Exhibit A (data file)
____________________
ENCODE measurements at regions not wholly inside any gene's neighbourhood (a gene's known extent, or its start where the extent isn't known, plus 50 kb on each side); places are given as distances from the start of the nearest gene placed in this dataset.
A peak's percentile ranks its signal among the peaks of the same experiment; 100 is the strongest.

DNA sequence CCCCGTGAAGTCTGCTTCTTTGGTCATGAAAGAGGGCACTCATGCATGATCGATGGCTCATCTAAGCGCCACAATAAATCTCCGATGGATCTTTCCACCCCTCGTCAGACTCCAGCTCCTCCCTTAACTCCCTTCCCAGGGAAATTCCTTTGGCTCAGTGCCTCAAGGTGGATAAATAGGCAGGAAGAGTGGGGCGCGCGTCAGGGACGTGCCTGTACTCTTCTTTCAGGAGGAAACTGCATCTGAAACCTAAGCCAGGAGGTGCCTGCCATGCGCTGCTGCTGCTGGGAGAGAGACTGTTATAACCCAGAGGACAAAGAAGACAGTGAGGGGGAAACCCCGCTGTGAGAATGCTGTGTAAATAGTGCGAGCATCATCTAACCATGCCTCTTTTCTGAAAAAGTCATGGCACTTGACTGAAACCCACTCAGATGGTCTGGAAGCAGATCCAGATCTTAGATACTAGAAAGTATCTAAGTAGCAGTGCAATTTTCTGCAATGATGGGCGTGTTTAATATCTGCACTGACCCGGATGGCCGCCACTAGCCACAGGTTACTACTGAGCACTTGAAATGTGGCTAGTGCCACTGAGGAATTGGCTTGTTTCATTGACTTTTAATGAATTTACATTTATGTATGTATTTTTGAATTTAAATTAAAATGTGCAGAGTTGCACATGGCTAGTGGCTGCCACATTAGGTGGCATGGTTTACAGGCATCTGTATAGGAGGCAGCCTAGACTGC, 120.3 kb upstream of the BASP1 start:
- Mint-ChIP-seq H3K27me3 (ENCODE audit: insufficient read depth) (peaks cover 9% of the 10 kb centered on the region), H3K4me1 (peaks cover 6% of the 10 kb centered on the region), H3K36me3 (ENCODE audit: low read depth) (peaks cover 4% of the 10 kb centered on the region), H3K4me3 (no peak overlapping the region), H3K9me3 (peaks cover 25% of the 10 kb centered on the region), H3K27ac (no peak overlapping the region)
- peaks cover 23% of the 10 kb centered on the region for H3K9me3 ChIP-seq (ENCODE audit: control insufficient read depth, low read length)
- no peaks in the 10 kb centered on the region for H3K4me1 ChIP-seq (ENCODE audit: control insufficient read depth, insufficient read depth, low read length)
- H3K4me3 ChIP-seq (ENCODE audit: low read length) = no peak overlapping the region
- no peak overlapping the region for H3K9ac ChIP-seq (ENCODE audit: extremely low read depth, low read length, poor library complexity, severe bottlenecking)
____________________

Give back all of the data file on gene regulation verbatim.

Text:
ENCODE measurements at regions not wholly inside any gene's neighbourhood (a gene's known extent, or its start where the extent isn't known, plus 50 kb on each side); places are given as distances from the start of the nearest gene placed in this dataset.
A peak's percentile ranks its signal among the peaks of the same experiment; 100 is the strongest.

DNA sequence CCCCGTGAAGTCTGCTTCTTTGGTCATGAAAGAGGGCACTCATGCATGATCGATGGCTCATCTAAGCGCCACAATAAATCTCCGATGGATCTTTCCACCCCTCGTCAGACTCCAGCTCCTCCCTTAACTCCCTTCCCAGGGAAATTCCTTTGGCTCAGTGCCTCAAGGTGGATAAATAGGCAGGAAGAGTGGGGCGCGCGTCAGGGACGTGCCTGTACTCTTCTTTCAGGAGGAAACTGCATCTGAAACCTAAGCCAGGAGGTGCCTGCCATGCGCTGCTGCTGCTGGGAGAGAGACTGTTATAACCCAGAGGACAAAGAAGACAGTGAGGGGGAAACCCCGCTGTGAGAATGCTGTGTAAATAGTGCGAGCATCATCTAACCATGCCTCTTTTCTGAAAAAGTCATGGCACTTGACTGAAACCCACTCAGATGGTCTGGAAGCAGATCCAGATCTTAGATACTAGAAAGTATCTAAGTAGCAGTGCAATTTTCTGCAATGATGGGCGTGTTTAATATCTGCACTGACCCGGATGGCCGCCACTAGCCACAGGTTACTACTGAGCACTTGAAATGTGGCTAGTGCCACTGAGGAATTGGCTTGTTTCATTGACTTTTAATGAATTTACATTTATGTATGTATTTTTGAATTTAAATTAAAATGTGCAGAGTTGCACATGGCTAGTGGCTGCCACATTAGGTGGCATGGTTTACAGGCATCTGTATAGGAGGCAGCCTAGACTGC, 120.3 kb upstream of the BASP1 start:
- Mint-ChIP-seq H3K27me3 (ENCODE audit: insufficient read depth) (peaks cover 9% of the 10 kb centered on the region), H3K4me1 (peaks cover 6% of the 10 kb centered on the region), H3K36me3 (ENCODE audit: low read depth) (peaks cover 4% of the 10 kb centered on the region), H3K4me3 (no peak overlapping the region), H3K9me3 (peaks cover 25% of the 10 kb centered on the region), H3K27ac (no peak overlapping the region)
- peaks cover 23% of the 10 kb centered on the region for H3K9me3 ChIP-seq (ENCODE audit: control insufficient read depth, low read length)
- no peaks in the 10 kb centered on the region for H3K4me1 ChIP-seq (ENCODE audit: control insufficient read depth, insufficient read depth, low read length)
- H3K4me3 ChIP-seq (ENCODE audit: low read length) = no peak overlapping the region
- no peak overlapping the region for H3K9ac ChIP-seq (ENCODE audit: extremely low read depth, low read length, poor library complexity, severe bottlenecking)